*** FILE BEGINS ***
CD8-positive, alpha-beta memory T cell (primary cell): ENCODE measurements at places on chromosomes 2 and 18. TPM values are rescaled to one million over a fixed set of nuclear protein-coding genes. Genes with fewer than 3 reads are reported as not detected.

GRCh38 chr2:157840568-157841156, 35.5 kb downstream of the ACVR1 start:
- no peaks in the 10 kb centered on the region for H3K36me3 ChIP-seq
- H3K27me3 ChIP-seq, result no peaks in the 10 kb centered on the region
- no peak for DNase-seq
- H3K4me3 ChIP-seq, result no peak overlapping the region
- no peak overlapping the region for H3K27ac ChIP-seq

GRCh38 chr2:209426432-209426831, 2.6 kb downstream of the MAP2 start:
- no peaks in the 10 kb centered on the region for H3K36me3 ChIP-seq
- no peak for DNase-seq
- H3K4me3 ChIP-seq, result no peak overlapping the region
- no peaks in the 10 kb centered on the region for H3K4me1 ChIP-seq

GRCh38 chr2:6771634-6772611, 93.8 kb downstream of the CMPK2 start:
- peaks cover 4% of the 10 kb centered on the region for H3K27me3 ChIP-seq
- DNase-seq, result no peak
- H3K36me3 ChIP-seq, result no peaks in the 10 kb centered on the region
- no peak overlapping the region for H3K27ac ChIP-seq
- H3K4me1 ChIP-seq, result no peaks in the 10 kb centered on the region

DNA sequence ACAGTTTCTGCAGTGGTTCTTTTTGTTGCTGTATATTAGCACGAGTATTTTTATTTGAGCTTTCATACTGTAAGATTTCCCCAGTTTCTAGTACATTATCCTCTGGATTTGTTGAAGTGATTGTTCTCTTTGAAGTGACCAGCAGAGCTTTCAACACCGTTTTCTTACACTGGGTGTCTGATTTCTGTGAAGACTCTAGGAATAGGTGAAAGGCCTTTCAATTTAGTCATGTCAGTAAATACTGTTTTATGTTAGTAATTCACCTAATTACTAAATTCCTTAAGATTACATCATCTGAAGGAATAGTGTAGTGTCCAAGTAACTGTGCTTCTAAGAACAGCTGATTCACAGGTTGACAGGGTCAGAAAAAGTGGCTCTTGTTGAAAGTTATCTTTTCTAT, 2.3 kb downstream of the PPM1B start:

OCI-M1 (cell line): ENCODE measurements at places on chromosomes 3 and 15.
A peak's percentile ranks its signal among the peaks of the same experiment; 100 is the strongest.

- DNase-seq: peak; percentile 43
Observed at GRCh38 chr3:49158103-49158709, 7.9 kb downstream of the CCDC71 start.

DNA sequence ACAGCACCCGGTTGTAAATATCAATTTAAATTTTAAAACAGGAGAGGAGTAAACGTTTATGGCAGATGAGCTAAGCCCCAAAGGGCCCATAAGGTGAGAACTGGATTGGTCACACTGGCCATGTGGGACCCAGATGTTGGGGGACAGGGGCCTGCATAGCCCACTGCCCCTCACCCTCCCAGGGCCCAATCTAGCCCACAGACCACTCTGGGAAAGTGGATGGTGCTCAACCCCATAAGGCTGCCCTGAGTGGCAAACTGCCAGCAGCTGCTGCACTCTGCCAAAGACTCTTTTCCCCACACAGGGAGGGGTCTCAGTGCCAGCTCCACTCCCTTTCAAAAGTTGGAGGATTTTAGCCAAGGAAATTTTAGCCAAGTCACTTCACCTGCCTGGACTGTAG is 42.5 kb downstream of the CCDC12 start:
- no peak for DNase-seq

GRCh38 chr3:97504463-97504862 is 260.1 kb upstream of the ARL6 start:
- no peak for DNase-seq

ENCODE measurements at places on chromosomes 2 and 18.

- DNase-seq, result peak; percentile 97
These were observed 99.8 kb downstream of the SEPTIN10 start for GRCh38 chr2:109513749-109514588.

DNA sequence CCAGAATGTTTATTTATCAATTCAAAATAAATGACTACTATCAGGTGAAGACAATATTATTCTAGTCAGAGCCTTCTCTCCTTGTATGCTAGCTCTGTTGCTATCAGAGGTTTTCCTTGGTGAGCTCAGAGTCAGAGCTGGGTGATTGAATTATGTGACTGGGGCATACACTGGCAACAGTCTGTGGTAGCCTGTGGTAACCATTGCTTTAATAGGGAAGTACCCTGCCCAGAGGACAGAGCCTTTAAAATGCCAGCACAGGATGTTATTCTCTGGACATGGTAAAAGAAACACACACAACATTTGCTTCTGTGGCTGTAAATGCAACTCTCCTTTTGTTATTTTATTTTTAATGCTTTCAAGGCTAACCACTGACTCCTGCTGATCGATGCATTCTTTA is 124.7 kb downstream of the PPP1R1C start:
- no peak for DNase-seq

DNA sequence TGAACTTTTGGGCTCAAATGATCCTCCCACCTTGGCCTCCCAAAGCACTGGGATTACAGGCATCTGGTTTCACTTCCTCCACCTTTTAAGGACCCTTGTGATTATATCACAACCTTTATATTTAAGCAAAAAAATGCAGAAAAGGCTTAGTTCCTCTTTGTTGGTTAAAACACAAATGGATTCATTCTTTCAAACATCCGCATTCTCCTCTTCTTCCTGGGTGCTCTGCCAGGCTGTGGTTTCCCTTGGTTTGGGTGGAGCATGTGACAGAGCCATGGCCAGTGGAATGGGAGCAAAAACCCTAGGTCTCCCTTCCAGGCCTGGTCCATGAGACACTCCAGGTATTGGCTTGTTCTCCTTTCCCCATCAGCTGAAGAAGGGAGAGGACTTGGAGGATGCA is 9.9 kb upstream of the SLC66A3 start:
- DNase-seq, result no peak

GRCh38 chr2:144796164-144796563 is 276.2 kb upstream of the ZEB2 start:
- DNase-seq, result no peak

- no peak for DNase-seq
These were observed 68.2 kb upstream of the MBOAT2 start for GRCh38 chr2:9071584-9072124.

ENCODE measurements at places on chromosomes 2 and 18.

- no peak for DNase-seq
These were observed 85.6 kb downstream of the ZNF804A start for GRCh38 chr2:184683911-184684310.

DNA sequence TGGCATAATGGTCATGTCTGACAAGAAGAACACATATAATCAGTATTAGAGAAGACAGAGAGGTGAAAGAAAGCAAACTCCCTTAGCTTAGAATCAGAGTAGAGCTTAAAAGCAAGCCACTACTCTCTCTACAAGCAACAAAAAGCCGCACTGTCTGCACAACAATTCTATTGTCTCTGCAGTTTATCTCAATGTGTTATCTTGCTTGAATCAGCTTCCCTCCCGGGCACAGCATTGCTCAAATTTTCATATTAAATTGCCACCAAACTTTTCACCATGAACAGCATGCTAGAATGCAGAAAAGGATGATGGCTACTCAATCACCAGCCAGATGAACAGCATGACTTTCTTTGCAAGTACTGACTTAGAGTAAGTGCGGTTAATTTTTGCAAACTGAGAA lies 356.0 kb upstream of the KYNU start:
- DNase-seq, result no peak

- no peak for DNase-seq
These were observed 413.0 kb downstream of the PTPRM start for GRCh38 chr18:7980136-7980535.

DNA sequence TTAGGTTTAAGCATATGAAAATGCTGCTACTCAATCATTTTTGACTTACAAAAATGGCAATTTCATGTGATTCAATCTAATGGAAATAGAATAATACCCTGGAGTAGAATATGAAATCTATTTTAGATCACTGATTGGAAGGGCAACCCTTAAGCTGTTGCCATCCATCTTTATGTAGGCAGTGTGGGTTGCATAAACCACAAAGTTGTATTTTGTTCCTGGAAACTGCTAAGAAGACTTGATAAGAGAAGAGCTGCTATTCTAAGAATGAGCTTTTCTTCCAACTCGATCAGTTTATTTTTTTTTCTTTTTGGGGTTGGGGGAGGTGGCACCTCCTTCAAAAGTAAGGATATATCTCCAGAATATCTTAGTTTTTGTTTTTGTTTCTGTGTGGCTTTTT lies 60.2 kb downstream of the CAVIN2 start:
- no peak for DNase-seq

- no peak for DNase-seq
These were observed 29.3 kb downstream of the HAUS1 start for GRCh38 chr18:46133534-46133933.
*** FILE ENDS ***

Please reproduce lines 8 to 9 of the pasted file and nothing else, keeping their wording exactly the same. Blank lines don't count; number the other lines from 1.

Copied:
GRCh38 chr2:209426432-209426831, 2.6 kb downstream of the MAP2 start:
- no peaks in the 10 kb centered on the region for H3K36me3 ChIP-seq